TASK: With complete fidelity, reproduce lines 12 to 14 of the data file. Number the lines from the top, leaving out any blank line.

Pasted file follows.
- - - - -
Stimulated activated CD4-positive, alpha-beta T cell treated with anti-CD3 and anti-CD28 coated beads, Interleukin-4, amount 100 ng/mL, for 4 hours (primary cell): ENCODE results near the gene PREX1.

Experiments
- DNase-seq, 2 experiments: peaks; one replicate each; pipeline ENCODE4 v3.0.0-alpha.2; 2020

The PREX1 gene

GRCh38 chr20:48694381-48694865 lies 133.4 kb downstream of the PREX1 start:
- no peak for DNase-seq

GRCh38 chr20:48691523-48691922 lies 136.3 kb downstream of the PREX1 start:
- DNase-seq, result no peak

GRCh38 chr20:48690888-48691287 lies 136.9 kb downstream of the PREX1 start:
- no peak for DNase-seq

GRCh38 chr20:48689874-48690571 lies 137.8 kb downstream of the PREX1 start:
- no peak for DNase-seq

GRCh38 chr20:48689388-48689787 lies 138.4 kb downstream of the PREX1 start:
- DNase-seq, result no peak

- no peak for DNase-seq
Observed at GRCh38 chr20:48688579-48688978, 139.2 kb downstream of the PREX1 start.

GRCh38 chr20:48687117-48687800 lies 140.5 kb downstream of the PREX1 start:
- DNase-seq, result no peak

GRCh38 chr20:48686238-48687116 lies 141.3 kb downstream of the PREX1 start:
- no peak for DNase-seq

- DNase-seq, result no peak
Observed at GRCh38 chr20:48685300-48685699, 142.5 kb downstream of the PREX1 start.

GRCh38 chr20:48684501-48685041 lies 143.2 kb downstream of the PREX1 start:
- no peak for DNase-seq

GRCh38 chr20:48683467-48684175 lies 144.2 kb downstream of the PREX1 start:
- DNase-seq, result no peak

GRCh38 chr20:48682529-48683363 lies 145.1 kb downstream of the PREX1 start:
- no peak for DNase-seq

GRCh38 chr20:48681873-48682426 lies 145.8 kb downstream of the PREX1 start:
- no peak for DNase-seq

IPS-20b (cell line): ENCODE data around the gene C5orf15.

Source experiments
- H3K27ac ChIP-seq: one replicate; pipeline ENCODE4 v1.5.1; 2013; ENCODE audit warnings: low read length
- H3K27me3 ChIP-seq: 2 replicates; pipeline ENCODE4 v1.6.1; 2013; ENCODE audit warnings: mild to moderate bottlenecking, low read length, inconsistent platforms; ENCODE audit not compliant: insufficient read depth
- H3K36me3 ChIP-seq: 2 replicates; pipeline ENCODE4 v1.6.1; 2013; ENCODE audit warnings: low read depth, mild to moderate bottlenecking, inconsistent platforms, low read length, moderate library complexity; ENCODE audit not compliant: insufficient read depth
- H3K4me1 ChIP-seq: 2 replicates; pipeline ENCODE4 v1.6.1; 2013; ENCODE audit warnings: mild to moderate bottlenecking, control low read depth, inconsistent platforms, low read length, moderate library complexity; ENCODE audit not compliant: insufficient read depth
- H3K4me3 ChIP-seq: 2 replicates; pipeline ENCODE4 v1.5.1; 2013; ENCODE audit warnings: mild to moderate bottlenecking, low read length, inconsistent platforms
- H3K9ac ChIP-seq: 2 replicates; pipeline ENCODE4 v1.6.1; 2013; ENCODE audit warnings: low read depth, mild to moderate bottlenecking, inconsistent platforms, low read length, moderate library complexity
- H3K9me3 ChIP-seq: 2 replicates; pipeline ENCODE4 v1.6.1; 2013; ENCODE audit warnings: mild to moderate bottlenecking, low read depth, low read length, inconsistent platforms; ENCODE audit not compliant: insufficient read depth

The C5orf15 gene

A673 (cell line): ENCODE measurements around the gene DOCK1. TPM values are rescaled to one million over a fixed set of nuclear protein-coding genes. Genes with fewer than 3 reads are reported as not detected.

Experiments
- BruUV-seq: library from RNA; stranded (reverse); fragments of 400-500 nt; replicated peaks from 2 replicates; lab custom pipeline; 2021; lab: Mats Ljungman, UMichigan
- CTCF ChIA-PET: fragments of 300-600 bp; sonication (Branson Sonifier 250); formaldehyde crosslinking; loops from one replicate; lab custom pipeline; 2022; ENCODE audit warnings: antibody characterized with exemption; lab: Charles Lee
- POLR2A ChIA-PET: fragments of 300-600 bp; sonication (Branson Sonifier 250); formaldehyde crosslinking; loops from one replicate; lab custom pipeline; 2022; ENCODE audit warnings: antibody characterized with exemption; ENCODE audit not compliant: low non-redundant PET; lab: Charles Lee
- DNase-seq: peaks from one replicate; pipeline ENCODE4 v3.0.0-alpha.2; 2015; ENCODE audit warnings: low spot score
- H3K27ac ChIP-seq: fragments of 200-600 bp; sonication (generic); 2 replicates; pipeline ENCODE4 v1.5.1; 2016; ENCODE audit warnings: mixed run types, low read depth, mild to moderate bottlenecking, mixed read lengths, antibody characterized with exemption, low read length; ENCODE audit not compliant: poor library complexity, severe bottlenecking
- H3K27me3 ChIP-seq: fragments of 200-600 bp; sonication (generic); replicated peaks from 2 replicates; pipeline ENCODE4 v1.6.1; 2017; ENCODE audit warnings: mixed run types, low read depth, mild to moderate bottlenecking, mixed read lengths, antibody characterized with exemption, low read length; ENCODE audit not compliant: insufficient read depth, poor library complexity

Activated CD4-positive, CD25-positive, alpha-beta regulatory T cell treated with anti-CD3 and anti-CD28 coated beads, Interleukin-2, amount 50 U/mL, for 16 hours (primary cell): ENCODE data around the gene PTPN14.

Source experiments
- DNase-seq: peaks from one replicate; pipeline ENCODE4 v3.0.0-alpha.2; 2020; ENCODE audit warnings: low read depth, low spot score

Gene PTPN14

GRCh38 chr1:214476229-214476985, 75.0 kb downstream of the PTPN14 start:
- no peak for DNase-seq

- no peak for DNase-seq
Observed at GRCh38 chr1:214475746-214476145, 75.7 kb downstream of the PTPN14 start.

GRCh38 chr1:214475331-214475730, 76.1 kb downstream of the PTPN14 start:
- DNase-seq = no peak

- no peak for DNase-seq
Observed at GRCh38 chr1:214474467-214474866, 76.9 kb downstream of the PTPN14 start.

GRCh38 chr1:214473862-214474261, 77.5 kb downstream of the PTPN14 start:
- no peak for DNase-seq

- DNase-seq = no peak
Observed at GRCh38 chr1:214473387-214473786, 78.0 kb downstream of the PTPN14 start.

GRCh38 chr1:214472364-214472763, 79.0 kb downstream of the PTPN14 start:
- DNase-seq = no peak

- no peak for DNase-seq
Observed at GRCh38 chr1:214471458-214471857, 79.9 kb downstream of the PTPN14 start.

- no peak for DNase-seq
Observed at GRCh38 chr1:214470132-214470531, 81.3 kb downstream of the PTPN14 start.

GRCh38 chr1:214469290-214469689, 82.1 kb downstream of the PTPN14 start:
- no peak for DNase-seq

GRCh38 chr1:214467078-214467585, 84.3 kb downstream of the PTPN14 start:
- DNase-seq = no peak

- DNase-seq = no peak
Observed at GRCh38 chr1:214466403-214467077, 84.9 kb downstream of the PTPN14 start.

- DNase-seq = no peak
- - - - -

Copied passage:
- no peak for DNase-seq

GRCh38 chr20:48689388-48689787 lies 138.4 kb downstream of the PREX1 start:
- DNase-seq, result no peak